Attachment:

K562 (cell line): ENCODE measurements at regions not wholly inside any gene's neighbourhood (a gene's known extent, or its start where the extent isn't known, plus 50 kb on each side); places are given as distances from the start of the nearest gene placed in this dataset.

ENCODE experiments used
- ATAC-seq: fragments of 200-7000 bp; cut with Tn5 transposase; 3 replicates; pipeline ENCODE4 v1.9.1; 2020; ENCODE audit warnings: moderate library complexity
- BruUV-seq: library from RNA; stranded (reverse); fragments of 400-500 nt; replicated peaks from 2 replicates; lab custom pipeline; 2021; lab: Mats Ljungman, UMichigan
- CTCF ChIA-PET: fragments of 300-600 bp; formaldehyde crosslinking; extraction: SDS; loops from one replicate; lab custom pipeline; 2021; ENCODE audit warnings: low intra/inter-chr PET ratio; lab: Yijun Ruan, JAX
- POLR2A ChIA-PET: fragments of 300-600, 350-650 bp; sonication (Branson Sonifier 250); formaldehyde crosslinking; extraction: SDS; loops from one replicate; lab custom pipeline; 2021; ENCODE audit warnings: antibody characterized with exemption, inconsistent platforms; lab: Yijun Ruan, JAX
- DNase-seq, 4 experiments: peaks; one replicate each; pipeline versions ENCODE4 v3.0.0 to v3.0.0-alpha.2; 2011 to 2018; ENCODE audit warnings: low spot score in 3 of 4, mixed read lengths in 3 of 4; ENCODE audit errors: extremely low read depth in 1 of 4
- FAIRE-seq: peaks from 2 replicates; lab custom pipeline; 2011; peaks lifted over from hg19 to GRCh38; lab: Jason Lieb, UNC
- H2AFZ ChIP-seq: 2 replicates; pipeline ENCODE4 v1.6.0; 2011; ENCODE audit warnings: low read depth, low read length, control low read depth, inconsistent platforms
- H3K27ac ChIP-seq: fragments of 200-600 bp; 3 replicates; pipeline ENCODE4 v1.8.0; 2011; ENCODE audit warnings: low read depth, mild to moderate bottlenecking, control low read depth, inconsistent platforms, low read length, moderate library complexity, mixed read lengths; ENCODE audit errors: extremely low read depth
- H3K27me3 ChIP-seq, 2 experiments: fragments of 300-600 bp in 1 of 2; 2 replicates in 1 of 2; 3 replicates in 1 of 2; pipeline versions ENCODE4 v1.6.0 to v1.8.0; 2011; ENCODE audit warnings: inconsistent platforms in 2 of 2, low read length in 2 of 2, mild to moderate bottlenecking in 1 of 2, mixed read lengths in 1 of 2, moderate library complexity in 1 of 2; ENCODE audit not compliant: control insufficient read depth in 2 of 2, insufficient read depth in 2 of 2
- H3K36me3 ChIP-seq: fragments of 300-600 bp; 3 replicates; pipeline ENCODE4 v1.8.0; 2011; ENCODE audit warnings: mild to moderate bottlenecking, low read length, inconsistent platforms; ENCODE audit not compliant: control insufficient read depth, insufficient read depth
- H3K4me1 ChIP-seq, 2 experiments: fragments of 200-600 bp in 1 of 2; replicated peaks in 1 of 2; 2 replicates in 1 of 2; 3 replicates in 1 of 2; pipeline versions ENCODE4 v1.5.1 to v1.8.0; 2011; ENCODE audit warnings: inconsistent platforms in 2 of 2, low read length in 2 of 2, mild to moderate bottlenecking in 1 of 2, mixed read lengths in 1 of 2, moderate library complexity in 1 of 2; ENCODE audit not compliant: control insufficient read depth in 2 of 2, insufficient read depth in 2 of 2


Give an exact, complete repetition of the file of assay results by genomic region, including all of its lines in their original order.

K562 (cell line): ENCODE measurements at regions not wholly inside any gene's neighbourhood (a gene's known extent, or its start where the extent isn't known, plus 50 kb on each side); places are given as distances from the start of the nearest gene placed in this dataset.

ENCODE experiments used
- ATAC-seq: fragments of 200-7000 bp; cut with Tn5 transposase; 3 replicates; pipeline ENCODE4 v1.9.1; 2020; ENCODE audit warnings: moderate library complexity
- BruUV-seq: library from RNA; stranded (reverse); fragments of 400-500 nt; replicated peaks from 2 replicates; lab custom pipeline; 2021; lab: Mats Ljungman, UMichigan
- CTCF ChIA-PET: fragments of 300-600 bp; formaldehyde crosslinking; extraction: SDS; loops from one replicate; lab custom pipeline; 2021; ENCODE audit warnings: low intra/inter-chr PET ratio; lab: Yijun Ruan, JAX
- POLR2A ChIA-PET: fragments of 300-600, 350-650 bp; sonication (Branson Sonifier 250); formaldehyde crosslinking; extraction: SDS; loops from one replicate; lab custom pipeline; 2021; ENCODE audit warnings: antibody characterized with exemption, inconsistent platforms; lab: Yijun Ruan, JAX
- DNase-seq, 4 experiments: peaks; one replicate each; pipeline versions ENCODE4 v3.0.0 to v3.0.0-alpha.2; 2011 to 2018; ENCODE audit warnings: low spot score in 3 of 4, mixed read lengths in 3 of 4; ENCODE audit errors: extremely low read depth in 1 of 4
- FAIRE-seq: peaks from 2 replicates; lab custom pipeline; 2011; peaks lifted over from hg19 to GRCh38; lab: Jason Lieb, UNC
- H2AFZ ChIP-seq: 2 replicates; pipeline ENCODE4 v1.6.0; 2011; ENCODE audit warnings: low read depth, low read length, control low read depth, inconsistent platforms
- H3K27ac ChIP-seq: fragments of 200-600 bp; 3 replicates; pipeline ENCODE4 v1.8.0; 2011; ENCODE audit warnings: low read depth, mild to moderate bottlenecking, control low read depth, inconsistent platforms, low read length, moderate library complexity, mixed read lengths; ENCODE audit errors: extremely low read depth
- H3K27me3 ChIP-seq, 2 experiments: fragments of 300-600 bp in 1 of 2; 2 replicates in 1 of 2; 3 replicates in 1 of 2; pipeline versions ENCODE4 v1.6.0 to v1.8.0; 2011; ENCODE audit warnings: inconsistent platforms in 2 of 2, low read length in 2 of 2, mild to moderate bottlenecking in 1 of 2, mixed read lengths in 1 of 2, moderate library complexity in 1 of 2; ENCODE audit not compliant: control insufficient read depth in 2 of 2, insufficient read depth in 2 of 2
- H3K36me3 ChIP-seq: fragments of 300-600 bp; 3 replicates; pipeline ENCODE4 v1.8.0; 2011; ENCODE audit warnings: mild to moderate bottlenecking, low read length, inconsistent platforms; ENCODE audit not compliant: control insufficient read depth, insufficient read depth
- H3K4me1 ChIP-seq, 2 experiments: fragments of 200-600 bp in 1 of 2; replicated peaks in 1 of 2; 2 replicates in 1 of 2; 3 replicates in 1 of 2; pipeline versions ENCODE4 v1.5.1 to v1.8.0; 2011; ENCODE audit warnings: inconsistent platforms in 2 of 2, low read length in 2 of 2, mild to moderate bottlenecking in 1 of 2, mixed read lengths in 1 of 2, moderate library complexity in 1 of 2; ENCODE audit not compliant: control insufficient read depth in 2 of 2, insufficient read depth in 2 of 2